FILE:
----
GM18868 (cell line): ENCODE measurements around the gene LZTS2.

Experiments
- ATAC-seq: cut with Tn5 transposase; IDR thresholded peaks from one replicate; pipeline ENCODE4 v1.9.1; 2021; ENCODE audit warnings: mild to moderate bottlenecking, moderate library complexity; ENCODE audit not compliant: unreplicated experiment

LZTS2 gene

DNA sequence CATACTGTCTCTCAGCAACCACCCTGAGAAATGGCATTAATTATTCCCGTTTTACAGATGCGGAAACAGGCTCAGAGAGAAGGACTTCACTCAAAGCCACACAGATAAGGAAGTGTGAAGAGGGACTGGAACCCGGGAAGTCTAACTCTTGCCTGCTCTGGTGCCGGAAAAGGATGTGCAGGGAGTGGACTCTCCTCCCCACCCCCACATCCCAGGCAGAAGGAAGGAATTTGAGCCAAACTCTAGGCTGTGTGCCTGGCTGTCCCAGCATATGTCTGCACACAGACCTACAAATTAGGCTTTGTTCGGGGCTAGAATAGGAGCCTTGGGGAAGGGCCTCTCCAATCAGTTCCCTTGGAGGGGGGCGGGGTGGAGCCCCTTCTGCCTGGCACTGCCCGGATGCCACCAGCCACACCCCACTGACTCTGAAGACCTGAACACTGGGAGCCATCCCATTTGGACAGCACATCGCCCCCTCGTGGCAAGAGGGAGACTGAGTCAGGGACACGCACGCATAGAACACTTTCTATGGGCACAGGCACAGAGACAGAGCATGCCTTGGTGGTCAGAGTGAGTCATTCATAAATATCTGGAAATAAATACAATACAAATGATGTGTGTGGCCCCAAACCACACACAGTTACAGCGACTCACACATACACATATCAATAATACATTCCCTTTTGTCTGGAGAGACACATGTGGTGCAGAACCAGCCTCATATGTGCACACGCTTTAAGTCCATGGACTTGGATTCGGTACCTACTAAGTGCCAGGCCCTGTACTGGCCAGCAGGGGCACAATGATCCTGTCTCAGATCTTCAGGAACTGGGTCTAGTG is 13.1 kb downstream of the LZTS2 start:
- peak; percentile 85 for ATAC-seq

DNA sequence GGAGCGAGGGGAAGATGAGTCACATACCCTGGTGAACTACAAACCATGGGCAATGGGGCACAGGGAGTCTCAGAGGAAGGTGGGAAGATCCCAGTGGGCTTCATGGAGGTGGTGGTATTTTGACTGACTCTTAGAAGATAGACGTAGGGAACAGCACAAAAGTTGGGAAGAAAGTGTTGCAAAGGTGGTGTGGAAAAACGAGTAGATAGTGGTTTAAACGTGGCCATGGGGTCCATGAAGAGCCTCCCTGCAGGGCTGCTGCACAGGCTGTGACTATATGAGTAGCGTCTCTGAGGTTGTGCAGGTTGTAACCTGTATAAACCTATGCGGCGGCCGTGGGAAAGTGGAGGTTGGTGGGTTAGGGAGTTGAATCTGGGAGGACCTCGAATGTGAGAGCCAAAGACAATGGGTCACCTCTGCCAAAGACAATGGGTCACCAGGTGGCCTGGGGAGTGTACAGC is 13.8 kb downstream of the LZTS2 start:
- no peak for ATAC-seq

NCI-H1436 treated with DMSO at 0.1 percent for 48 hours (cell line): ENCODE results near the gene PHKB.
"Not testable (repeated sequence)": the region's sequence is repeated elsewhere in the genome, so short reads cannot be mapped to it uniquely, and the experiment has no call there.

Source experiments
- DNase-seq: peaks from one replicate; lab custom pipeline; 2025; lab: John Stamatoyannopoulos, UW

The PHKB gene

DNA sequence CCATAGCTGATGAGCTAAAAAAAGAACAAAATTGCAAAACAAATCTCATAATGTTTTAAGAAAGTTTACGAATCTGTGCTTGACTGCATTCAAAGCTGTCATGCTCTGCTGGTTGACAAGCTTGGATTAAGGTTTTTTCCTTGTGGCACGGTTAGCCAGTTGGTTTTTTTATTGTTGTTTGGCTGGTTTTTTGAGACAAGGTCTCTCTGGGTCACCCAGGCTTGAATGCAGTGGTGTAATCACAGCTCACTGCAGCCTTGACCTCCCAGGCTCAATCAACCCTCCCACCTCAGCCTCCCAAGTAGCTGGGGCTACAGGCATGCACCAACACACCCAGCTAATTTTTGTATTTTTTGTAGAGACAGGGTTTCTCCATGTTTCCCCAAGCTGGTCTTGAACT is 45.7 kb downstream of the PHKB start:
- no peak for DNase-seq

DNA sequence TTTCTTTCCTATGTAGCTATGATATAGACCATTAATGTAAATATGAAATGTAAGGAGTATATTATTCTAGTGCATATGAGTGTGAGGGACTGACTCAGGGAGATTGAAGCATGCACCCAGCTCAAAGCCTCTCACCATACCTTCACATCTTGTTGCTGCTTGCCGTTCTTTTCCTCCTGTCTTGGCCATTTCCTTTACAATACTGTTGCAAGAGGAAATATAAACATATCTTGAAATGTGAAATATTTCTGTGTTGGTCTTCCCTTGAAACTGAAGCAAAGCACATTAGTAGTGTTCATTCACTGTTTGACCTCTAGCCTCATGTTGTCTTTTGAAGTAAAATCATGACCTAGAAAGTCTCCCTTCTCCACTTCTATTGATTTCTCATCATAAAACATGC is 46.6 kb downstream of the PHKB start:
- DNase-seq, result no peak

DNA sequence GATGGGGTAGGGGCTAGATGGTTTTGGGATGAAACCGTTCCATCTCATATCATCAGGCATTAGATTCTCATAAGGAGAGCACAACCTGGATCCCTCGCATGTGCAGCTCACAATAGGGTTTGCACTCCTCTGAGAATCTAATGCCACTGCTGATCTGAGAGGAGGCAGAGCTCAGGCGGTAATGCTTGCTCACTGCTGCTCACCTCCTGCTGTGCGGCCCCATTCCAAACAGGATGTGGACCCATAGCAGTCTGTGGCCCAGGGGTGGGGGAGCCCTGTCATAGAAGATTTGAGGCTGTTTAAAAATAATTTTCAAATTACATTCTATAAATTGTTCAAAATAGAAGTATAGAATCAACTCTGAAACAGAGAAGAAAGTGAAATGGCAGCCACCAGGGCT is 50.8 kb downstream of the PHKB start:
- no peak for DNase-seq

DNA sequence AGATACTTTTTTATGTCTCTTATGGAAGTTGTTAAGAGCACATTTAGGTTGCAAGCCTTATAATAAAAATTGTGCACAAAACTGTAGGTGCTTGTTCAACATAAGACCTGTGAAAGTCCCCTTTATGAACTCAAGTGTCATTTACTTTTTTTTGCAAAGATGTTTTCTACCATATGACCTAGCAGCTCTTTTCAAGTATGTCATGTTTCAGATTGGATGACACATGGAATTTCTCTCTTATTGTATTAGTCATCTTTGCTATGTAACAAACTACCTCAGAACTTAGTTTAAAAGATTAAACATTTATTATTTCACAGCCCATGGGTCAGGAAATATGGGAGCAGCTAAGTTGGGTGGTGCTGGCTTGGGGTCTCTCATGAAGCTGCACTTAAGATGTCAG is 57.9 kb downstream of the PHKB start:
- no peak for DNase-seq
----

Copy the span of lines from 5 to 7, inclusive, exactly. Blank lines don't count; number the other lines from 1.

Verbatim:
DNA sequence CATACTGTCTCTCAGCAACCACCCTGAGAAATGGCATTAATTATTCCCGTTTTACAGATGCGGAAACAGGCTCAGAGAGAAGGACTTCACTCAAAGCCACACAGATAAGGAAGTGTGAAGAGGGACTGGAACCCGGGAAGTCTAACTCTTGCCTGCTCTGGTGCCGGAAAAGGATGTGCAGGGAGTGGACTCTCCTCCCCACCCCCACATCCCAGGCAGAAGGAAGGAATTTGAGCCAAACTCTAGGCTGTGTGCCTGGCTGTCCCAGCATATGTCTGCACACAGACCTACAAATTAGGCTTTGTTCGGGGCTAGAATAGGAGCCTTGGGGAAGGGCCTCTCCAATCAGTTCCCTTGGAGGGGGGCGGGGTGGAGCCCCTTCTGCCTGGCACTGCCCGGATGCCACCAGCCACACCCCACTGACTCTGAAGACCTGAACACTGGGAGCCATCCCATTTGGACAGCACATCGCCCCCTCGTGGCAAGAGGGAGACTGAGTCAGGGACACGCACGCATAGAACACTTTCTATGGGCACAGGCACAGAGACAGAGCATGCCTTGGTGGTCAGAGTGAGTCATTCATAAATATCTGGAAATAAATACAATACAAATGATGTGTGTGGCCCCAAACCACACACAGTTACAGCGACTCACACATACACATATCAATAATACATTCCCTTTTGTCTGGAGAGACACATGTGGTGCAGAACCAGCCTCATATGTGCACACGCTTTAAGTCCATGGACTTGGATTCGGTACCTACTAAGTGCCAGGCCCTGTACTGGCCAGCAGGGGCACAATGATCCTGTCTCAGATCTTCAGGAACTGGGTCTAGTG is 13.1 kb downstream of the LZTS2 start:
- peak; percentile 85 for ATAC-seq

DNA sequence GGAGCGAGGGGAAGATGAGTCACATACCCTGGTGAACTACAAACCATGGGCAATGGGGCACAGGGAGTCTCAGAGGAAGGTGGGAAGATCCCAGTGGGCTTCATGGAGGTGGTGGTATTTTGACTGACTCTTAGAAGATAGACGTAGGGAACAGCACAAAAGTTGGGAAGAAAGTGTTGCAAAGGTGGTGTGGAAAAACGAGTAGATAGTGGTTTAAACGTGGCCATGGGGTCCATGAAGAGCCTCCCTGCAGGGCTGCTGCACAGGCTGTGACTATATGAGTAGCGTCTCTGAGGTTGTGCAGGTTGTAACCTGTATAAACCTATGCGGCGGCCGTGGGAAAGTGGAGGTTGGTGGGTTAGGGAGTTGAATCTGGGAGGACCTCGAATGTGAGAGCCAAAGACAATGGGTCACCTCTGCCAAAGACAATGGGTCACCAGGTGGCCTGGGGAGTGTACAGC is 13.8 kb downstream of the LZTS2 start: